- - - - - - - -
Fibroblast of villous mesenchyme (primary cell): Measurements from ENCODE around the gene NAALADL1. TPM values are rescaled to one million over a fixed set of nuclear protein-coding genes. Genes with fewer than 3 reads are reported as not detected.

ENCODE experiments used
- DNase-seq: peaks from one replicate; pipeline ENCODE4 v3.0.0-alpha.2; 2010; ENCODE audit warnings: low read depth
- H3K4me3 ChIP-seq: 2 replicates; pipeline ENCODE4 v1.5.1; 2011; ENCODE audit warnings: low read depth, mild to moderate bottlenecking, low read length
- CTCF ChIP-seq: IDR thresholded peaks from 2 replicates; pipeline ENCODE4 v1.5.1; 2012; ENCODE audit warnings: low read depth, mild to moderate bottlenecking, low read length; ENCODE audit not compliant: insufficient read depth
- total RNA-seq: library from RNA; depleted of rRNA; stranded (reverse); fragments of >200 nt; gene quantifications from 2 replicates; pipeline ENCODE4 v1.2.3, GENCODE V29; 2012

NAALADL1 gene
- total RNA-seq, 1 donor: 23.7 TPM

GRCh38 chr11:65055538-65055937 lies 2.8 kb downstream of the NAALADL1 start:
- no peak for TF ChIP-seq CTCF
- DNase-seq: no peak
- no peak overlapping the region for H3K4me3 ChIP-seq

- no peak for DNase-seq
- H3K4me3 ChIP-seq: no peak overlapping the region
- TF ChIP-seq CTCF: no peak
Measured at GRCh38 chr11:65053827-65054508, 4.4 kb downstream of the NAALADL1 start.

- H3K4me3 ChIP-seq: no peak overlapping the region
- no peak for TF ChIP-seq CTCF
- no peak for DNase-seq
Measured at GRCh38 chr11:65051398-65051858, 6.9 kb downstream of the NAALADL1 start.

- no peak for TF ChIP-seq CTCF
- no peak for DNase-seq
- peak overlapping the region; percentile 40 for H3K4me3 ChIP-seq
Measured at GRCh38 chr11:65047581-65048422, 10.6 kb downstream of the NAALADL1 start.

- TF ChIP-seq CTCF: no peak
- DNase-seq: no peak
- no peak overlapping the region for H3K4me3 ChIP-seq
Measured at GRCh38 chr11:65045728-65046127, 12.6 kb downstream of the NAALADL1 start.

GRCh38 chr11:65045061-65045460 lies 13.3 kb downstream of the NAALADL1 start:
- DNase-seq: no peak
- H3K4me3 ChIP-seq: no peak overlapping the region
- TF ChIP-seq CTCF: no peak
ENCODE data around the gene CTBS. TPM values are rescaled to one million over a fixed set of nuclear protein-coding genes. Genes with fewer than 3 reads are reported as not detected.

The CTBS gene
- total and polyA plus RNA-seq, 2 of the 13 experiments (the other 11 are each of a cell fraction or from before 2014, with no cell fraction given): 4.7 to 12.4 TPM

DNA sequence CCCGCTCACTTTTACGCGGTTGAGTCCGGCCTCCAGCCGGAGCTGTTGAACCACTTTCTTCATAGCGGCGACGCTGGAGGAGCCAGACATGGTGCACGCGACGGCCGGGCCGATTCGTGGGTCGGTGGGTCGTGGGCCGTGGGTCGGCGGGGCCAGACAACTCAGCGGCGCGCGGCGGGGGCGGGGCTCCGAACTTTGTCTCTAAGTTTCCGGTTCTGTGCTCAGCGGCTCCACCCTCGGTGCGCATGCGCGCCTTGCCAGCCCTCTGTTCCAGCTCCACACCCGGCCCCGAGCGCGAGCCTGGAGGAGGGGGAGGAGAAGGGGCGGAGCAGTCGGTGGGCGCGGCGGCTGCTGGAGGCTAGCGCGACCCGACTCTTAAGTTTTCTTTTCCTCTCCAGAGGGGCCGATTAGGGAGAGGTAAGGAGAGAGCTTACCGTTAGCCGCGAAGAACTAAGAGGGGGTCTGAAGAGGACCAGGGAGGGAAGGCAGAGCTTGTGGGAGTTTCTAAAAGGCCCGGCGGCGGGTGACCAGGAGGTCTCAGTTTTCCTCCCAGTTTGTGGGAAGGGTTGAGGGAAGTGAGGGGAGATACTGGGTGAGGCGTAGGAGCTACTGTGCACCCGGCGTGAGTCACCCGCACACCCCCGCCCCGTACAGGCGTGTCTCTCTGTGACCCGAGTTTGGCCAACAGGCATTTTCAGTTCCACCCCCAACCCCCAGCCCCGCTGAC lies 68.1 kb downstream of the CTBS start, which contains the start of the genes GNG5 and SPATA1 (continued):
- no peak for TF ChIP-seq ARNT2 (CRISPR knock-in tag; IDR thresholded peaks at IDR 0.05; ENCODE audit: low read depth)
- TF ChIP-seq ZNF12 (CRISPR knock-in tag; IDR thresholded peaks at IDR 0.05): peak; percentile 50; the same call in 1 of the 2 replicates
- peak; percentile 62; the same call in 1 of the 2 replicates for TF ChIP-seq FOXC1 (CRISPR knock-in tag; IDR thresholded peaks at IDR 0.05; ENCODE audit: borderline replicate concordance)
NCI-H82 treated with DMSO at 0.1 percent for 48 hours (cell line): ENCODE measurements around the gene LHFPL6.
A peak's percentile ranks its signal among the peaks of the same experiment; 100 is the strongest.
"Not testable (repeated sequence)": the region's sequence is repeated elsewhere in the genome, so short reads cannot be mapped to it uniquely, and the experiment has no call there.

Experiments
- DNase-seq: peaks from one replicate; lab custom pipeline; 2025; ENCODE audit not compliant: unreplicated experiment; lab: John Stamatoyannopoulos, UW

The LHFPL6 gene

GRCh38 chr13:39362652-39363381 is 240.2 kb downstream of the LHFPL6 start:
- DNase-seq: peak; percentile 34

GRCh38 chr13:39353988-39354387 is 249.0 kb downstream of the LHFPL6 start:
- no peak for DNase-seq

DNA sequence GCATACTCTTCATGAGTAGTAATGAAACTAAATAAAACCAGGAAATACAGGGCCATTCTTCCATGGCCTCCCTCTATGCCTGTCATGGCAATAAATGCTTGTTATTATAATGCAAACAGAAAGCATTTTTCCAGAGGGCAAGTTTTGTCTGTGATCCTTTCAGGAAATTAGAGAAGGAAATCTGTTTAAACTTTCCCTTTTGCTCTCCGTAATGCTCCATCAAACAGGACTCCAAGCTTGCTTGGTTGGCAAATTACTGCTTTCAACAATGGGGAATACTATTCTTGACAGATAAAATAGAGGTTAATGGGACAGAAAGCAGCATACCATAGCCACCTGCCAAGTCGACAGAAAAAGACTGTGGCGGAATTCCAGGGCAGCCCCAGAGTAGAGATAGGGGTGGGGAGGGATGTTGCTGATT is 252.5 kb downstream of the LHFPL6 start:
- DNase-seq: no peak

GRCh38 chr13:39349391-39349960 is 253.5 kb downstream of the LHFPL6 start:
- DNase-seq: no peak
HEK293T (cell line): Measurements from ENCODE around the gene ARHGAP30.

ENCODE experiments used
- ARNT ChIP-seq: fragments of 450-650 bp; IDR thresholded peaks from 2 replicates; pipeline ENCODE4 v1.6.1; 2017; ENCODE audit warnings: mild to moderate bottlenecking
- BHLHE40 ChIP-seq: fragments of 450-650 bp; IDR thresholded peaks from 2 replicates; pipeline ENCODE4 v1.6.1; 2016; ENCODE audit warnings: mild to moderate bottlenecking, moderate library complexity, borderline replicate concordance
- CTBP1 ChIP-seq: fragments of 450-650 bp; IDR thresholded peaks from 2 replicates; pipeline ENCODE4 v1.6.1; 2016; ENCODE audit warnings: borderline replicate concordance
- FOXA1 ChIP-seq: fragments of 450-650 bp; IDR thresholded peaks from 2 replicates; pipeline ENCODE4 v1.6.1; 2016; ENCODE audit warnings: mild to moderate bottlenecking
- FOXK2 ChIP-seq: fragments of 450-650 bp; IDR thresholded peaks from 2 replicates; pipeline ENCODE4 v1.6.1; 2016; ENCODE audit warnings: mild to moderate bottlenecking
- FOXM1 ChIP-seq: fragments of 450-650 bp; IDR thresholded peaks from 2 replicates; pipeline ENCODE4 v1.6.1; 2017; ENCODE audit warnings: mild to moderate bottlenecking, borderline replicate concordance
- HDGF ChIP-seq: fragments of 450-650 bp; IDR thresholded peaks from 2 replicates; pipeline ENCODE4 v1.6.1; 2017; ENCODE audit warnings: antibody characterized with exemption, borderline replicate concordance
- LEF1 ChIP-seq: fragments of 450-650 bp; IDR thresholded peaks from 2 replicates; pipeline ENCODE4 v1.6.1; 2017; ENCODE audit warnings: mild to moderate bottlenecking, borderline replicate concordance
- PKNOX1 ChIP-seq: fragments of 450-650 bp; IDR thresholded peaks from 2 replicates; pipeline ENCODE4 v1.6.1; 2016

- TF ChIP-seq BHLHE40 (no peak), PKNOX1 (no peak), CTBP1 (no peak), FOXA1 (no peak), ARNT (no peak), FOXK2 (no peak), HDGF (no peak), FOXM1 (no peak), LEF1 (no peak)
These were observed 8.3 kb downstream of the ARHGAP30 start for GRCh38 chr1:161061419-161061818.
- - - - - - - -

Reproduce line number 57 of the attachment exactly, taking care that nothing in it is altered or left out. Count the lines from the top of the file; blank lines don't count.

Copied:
- BHLHE40 ChIP-seq: fragments of 450-650 bp; IDR thresholded peaks from 2 replicates; pipeline ENCODE4 v1.6.1; 2016; ENCODE audit warnings: mild to moderate bottlenecking, moderate library complexity, borderline replicate concordance